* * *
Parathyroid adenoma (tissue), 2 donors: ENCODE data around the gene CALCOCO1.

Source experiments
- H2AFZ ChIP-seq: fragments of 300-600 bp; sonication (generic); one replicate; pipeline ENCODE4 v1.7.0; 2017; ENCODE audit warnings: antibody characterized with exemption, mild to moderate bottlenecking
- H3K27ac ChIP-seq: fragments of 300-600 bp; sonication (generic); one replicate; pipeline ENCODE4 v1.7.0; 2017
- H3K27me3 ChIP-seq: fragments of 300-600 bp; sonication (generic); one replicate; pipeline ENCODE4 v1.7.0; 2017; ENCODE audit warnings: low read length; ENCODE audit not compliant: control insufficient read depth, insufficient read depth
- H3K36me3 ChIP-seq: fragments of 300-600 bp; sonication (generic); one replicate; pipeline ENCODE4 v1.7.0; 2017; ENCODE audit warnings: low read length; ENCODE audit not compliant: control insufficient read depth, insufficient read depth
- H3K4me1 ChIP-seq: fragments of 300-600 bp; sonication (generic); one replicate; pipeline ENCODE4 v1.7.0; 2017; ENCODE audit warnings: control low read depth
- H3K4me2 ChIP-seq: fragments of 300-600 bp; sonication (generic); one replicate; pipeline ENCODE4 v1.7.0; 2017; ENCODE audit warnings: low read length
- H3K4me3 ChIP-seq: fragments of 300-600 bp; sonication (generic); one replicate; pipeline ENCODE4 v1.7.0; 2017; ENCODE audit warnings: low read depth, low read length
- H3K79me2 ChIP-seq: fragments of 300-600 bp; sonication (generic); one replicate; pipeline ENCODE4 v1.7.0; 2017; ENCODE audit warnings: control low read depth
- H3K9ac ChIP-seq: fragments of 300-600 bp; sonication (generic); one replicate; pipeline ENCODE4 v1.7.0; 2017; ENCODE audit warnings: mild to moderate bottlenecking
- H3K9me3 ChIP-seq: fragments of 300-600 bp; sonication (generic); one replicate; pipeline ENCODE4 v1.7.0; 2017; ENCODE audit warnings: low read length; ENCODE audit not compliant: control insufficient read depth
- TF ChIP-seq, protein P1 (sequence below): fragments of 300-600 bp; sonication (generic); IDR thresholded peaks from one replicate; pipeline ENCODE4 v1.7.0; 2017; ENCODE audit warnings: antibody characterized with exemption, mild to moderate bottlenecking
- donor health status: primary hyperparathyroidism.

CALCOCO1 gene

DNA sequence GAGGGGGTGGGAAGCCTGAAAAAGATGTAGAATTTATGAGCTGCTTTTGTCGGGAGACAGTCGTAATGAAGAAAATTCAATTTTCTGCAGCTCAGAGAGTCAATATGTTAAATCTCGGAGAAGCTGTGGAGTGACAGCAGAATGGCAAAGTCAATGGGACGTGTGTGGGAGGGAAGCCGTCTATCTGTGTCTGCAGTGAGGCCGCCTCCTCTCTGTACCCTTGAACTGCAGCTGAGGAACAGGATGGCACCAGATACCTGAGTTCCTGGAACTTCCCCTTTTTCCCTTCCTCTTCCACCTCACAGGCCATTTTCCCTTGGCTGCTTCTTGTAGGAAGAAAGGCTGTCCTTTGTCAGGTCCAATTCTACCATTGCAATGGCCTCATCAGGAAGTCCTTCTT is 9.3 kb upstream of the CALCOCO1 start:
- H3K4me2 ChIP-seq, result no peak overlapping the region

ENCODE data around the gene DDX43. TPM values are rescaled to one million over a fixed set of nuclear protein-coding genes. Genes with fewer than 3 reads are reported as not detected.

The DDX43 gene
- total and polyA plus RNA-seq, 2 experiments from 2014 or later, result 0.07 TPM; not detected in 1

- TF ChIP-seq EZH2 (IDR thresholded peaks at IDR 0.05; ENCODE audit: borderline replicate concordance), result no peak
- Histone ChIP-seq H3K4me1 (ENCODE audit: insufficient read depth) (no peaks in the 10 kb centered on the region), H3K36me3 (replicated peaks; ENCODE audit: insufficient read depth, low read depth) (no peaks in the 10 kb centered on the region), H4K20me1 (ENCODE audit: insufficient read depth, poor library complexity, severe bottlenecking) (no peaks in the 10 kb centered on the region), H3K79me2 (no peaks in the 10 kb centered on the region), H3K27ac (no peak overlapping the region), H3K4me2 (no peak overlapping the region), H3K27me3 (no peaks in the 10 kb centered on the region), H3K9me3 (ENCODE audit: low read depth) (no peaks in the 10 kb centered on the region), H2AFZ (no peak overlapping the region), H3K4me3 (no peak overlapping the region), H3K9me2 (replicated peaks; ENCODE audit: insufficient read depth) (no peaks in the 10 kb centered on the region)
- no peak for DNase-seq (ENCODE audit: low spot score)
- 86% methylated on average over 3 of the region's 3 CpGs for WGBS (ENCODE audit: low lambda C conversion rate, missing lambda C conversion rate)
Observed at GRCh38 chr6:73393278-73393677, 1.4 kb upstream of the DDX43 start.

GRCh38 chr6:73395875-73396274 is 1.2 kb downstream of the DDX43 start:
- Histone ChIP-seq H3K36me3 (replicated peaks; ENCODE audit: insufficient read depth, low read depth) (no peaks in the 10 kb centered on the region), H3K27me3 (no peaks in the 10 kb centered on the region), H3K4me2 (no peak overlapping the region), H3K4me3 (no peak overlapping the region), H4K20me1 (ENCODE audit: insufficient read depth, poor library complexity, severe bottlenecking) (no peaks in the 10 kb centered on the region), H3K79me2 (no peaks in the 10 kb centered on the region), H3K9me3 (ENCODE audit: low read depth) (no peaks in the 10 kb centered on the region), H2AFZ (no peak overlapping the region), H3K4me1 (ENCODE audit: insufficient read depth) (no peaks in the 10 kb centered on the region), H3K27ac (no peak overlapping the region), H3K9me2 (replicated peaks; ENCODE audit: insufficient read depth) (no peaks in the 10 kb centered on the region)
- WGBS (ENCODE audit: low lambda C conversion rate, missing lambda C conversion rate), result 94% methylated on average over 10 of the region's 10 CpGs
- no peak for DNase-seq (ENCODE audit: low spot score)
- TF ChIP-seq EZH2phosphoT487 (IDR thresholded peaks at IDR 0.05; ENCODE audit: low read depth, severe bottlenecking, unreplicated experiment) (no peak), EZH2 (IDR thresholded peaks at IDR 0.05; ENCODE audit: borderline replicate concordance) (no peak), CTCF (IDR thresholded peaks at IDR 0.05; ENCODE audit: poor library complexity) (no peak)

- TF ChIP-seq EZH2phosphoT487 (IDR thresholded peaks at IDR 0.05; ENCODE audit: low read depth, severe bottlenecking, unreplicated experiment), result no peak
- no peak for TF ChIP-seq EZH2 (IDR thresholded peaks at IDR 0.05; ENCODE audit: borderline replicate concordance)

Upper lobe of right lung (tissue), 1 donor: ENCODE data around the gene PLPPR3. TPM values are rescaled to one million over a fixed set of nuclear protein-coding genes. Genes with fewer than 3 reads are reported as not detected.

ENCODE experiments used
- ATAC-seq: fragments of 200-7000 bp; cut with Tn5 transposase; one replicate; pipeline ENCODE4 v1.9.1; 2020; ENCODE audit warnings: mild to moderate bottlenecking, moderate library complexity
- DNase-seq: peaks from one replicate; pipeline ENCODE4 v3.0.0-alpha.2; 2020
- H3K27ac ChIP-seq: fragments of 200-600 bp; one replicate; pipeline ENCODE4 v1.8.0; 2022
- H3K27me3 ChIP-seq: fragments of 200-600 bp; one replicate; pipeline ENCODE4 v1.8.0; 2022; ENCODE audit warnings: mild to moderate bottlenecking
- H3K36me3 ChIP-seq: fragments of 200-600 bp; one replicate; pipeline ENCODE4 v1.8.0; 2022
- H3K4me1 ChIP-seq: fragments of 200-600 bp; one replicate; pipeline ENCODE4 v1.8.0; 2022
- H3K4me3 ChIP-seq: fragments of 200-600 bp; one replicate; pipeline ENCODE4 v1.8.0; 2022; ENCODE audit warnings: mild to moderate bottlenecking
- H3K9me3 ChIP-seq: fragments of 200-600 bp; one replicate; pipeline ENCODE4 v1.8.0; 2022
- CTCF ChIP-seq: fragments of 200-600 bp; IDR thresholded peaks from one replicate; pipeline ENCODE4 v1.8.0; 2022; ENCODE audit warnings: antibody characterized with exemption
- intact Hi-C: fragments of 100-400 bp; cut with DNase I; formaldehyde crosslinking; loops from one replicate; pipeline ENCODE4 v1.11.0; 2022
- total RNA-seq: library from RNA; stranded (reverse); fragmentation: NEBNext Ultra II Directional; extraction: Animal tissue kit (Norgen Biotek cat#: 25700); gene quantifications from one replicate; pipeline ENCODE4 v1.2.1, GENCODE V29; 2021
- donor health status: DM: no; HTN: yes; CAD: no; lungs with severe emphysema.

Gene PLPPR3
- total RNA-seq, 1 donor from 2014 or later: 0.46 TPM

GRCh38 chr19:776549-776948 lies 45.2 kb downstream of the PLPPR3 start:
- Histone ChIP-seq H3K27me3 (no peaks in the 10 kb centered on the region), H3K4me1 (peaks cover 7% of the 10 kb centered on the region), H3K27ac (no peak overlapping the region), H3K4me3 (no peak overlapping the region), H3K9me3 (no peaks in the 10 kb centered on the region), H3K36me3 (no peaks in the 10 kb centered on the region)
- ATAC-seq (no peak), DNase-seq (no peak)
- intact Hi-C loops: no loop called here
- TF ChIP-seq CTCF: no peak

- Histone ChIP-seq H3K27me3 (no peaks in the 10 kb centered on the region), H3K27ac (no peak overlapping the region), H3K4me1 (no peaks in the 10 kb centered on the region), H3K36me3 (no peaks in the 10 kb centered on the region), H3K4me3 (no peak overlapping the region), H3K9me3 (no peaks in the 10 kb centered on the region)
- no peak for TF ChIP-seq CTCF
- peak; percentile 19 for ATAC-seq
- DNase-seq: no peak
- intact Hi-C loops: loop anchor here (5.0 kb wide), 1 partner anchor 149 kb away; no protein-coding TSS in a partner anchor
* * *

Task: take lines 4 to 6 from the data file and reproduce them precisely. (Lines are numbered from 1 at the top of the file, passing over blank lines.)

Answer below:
- H3K27ac ChIP-seq: fragments of 300-600 bp; sonication (generic); one replicate; pipeline ENCODE4 v1.7.0; 2017
- H3K27me3 ChIP-seq: fragments of 300-600 bp; sonication (generic); one replicate; pipeline ENCODE4 v1.7.0; 2017; ENCODE audit warnings: low read length; ENCODE audit not compliant: control insufficient read depth, insufficient read depth
- H3K36me3 ChIP-seq: fragments of 300-600 bp; sonication (generic); one replicate; pipeline ENCODE4 v1.7.0; 2017; ENCODE audit warnings: low read length; ENCODE audit not compliant: control insufficient read depth, insufficient read depth